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I have a couple of indoor lemon trees that went without water while I was away for a couple of weeks. When I got home I watered them, and after waiting a couple of days it seems almost all the leaves are dead, though the wood does not feel dead. The plants are 2-3 years old, relatively small and not bushy, and have born no fruit to date.

The tip of one branch looks good. I was wondering whether it would be a better idea to clip the healthy piece (4-5", two sets of leaves) and transplant it or if I should leave it in place to help revive the rest of the plant.

Are there any principles to guide this choice? I haven't grown many fruit trees.

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Personally, I would wait. As I noted in a previous question, I treated a clementine orange horribly and it lived for years. It may be that, if you left the plant in the dark, then that is what's causing the leaves to drop, since citrus can take quite a bit of dryness, especially in winter. I'm pretty confident that you'll have new leaves sprouting by mid-March - just don't over-water the plants (water only when dry and remove any standing water left in the saucers after 30 minutes).

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  • Mine seems so much more fragile than that. It did have (New England winter) window light and was reasonably warm, I saw some other questions but not much about transplanting. – Josh Rumbut Feb 25 at 4:47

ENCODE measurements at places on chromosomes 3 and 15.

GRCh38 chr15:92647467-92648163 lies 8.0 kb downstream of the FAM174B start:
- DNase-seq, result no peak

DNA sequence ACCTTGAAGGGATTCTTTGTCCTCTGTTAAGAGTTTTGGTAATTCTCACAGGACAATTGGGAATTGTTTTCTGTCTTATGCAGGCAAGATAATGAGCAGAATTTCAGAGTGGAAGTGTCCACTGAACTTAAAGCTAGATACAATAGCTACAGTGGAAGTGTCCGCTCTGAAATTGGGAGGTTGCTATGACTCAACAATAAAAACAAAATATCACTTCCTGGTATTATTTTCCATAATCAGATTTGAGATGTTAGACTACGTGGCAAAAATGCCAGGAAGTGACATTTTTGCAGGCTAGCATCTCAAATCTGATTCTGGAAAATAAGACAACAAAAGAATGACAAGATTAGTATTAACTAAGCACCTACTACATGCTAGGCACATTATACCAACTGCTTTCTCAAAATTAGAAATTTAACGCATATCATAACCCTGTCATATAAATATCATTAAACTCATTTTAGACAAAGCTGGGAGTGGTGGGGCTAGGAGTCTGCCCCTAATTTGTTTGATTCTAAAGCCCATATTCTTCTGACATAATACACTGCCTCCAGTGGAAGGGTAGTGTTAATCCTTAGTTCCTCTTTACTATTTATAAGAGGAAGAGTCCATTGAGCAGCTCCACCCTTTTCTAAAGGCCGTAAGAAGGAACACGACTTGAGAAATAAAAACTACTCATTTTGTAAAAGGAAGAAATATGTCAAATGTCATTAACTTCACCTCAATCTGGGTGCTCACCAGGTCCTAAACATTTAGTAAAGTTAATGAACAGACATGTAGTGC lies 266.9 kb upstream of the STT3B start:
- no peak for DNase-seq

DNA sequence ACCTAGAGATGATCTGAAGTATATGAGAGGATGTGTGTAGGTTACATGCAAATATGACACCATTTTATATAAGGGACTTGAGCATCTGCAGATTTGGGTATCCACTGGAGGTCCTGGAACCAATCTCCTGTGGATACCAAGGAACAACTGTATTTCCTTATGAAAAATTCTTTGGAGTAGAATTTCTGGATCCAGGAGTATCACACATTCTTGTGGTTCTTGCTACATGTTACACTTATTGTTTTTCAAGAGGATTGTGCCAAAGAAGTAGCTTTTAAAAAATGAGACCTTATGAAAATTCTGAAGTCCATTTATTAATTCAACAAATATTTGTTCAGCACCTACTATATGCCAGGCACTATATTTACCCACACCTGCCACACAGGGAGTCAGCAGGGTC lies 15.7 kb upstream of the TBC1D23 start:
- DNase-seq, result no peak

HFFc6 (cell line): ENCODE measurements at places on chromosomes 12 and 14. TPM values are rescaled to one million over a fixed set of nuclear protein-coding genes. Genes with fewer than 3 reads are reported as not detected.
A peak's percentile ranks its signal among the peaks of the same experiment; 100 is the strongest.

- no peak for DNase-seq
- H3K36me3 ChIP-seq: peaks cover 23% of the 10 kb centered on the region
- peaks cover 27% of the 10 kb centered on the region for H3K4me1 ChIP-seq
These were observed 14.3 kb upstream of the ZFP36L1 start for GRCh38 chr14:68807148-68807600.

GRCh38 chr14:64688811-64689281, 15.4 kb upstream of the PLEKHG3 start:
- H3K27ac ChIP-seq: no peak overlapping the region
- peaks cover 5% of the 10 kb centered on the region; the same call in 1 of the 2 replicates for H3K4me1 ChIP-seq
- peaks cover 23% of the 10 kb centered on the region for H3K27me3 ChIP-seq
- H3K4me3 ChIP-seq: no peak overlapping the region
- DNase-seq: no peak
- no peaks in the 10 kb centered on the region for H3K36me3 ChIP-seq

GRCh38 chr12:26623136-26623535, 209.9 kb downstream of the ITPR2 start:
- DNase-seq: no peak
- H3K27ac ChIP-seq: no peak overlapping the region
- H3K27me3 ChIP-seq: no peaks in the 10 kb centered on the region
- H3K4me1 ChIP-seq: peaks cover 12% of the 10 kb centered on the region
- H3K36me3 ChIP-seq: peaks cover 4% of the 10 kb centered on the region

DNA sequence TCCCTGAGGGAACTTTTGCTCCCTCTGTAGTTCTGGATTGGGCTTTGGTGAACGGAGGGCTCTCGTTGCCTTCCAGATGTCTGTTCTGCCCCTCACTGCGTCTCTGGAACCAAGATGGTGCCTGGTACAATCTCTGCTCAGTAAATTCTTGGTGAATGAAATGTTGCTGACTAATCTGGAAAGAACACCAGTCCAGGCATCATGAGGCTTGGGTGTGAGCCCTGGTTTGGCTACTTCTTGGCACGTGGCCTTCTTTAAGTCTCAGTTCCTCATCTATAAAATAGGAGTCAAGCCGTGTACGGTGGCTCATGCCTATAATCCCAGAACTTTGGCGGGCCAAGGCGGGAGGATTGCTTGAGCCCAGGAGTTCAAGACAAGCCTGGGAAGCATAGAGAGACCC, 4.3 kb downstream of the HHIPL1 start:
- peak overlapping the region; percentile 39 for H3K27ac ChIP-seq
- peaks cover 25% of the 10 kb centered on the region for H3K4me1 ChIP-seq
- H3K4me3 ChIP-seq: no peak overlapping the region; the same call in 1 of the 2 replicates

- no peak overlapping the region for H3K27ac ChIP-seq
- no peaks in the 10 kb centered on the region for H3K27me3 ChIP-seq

• I live in southern Wisconsin and grew my clementine for 15 years or so, in three different houses, all with central heating. It over-wintered best in a semi-heated sunroom, where it received direct morning sun and was kept at a temperature between 55 and 60F. I think that transplanting the plants now would be simply adding to their stress by piling transplant shock on top of the under-watering and/or lack of light shock. – Jurp Feb 25 at 12:59
  • What am I saying transplanting? I meant cloning by the process of clipping the healthy tip, applying rooting hormone, and planting the result. I think your point remains true, it's extra stress and this sort of plant can heal from this level of dehydration. It's already looking a little better actually, thank you! – Josh Rumbut Feb 26 at 11:40

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